1. Provide simple, accessible, and frequently updated information

Current company efforts to communicate with retail investors are good, not great. While over 90% of US retail investors are somewhat satisfied with how companies communicate, that satisfaction is lukewarm—67% reported being “somewhat” satisfied, while only 23% were “very” satisfied.


To standout companies should, according to a strong majority of investors, focus on two areas in particular: show simplified financial information (86%), and frequently update their corporate website (71%). When it came to features on a company’s website, investors noted the importance of a thoughtfully produced retail-investor FAQ section, and also valued having a retail-investor dedicated point of contact.

Integrating social media into investor relations websites can pay dividends. Brunswick’s analysis of S&P 500 companies shows that IR websites with at least one linked social media platform maintain an ownership structure with an additional 2% of retail investors. You can debate causation or correlation, but it appears retail investor communication effort is aligned with ownership interest.

2. Retail investors seek credible information sources but are mixed on whom to trust

We found 67% of retail investors indicate that trustworthy sources are most likely to impact their buying and selling decisions. Consequently, retail investors rely heavily on financial advisor or planners (55%)—interestingly, about the same percentage (52%) depend on financial news media.

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That said, retail investors’ trust in financial news media ranked as their fourth-most trusted source of information, perhaps suggesting that business-page credibility has been a casualty of political rants about “fake news.” Those that trust financial media appear to be the most knowable swaths of retail investors whereas less aware individuals are most likely to distrust what they hear.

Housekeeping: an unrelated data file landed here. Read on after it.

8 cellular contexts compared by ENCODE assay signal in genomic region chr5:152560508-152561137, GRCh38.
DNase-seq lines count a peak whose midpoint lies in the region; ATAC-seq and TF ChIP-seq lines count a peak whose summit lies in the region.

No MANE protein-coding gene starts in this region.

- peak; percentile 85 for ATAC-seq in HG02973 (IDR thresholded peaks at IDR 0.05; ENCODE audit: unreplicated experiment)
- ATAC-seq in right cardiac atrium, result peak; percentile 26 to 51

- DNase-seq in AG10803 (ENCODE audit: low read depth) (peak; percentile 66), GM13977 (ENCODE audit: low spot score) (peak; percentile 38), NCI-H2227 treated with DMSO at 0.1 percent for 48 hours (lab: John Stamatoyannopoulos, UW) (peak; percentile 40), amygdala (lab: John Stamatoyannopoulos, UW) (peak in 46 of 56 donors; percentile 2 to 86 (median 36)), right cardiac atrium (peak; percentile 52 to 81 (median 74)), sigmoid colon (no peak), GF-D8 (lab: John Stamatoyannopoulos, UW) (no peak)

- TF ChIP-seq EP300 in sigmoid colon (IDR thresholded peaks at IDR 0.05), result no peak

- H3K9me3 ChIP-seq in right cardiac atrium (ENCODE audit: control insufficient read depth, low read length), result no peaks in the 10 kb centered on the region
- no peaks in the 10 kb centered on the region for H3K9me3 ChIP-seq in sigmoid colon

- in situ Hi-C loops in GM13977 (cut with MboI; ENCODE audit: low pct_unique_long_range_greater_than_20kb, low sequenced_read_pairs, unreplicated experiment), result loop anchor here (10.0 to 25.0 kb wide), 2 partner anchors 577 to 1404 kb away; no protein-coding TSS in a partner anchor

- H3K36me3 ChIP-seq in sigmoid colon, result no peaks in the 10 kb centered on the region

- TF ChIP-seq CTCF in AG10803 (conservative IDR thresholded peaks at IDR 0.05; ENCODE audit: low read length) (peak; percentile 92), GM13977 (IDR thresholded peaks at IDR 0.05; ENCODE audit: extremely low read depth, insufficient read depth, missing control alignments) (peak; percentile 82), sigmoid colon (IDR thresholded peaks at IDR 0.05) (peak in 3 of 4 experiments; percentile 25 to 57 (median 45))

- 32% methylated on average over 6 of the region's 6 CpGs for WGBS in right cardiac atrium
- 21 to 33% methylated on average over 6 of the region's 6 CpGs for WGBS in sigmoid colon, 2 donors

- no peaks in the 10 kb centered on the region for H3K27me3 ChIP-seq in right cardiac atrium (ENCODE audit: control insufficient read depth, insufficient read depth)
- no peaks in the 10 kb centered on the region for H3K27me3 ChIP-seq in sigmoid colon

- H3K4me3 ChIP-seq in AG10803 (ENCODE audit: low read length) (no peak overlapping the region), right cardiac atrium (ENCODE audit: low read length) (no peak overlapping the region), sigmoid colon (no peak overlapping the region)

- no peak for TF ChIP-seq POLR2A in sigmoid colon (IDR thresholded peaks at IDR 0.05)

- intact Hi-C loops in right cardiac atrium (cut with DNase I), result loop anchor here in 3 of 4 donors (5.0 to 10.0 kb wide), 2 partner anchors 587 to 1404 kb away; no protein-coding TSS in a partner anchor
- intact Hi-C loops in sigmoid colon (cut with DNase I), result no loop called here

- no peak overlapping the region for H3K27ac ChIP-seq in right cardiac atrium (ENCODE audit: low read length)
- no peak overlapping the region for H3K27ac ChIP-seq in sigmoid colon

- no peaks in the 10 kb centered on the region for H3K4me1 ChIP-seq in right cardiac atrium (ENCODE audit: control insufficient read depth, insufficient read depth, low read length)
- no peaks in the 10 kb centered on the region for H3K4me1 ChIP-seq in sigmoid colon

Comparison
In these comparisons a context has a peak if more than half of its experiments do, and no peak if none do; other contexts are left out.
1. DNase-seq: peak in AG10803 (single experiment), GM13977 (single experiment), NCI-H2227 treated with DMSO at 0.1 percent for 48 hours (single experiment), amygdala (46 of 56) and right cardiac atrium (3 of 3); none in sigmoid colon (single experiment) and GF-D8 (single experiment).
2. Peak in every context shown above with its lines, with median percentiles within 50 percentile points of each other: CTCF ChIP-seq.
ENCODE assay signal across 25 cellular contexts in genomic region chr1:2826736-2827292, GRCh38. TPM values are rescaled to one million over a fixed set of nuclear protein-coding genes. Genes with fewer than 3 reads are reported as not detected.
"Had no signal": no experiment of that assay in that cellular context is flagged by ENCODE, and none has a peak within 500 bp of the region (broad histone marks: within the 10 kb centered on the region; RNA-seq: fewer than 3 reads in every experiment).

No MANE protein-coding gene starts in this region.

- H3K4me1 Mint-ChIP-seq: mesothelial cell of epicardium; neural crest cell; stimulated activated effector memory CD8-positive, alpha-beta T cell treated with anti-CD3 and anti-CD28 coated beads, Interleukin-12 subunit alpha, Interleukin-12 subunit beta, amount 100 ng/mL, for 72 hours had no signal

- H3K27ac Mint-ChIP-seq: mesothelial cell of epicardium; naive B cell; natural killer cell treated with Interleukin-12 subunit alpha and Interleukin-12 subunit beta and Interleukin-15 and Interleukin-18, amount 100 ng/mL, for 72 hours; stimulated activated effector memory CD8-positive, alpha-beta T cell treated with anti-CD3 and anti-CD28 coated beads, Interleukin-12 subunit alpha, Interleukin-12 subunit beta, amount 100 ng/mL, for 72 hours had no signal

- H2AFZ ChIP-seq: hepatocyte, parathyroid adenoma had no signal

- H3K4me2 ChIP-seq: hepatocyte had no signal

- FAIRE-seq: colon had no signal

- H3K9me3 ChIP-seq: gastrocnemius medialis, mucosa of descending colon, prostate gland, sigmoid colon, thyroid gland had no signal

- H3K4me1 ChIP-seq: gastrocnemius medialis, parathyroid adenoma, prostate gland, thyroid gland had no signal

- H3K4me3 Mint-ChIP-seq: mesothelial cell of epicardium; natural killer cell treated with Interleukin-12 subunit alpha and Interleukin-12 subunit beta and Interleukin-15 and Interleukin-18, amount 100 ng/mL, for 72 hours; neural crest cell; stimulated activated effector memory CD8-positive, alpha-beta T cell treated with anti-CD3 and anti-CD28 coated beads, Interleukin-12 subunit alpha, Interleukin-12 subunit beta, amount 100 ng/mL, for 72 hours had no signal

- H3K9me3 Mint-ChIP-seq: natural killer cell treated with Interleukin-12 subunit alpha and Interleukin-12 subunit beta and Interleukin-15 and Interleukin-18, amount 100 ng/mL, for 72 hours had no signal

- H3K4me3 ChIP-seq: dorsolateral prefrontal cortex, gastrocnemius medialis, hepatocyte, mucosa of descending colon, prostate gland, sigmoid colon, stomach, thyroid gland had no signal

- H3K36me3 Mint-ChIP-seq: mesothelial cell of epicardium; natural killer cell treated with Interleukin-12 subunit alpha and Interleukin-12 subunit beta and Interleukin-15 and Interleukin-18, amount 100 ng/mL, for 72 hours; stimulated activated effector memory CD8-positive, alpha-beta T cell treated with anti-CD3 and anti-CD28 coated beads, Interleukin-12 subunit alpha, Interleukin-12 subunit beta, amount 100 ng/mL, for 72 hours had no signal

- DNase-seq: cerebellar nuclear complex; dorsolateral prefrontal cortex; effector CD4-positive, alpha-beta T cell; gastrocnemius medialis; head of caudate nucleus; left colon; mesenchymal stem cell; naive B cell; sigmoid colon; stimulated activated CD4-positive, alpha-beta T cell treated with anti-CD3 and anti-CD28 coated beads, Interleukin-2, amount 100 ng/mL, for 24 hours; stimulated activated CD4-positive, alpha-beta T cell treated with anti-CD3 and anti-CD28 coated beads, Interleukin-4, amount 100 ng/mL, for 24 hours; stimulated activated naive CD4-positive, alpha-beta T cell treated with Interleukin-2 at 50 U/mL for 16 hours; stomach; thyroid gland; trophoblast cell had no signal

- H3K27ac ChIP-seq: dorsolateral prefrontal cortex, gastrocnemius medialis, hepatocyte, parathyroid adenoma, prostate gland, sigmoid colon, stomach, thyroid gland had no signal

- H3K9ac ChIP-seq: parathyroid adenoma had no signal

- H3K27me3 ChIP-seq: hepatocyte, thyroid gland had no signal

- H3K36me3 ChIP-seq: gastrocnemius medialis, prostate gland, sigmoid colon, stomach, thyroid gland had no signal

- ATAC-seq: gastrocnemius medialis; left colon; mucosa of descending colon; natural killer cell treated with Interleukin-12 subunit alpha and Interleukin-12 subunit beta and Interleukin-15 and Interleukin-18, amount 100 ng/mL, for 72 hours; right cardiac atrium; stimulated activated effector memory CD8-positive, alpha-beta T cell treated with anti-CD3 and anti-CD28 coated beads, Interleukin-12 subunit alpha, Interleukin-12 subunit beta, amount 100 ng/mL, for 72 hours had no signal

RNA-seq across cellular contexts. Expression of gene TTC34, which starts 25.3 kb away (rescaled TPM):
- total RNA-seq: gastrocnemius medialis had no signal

3. The near- and long-term opportunity: Education

Only 20% of US retail investors feel they understand financial markets, and fewer than four in 10 feel confident in their investment decisions. A majority (55%) believe financial education enables investment, and nearly 40% said they would invest more if they had better information.


Education as a fulcrum for investment, or risk taking at all, is consistently supported throughout our findings. When we asked retail investors to build a hypothetical portfolio, knowledge level and appetite for equity exposure went hand in hand.

It’s been easy for retail investors to fall through the cracks in a company’s communications—investor relations typically focus on institutional investors, while corporate communications covers remaining stakeholders. Yet retail investors’ growing footprint means it’s time for companies to identify a spokesperson to programmatically engage with these investors, and to determine what messages to deliver, and how. Doing so creates the possibility of widening the base of shareholders who support your long-term vision and strategy.

Geoff Serednesky is a Director with Brunswick Insight in Chicago specializing in using insights-based approaches to guide financial and corporate communication decisions. He previously led FTI Consulting’s capital markets research offering. 

Karoline Von Tschurtschenthaler, a Data Visualization Analyst in New York, helped with charts and graphics.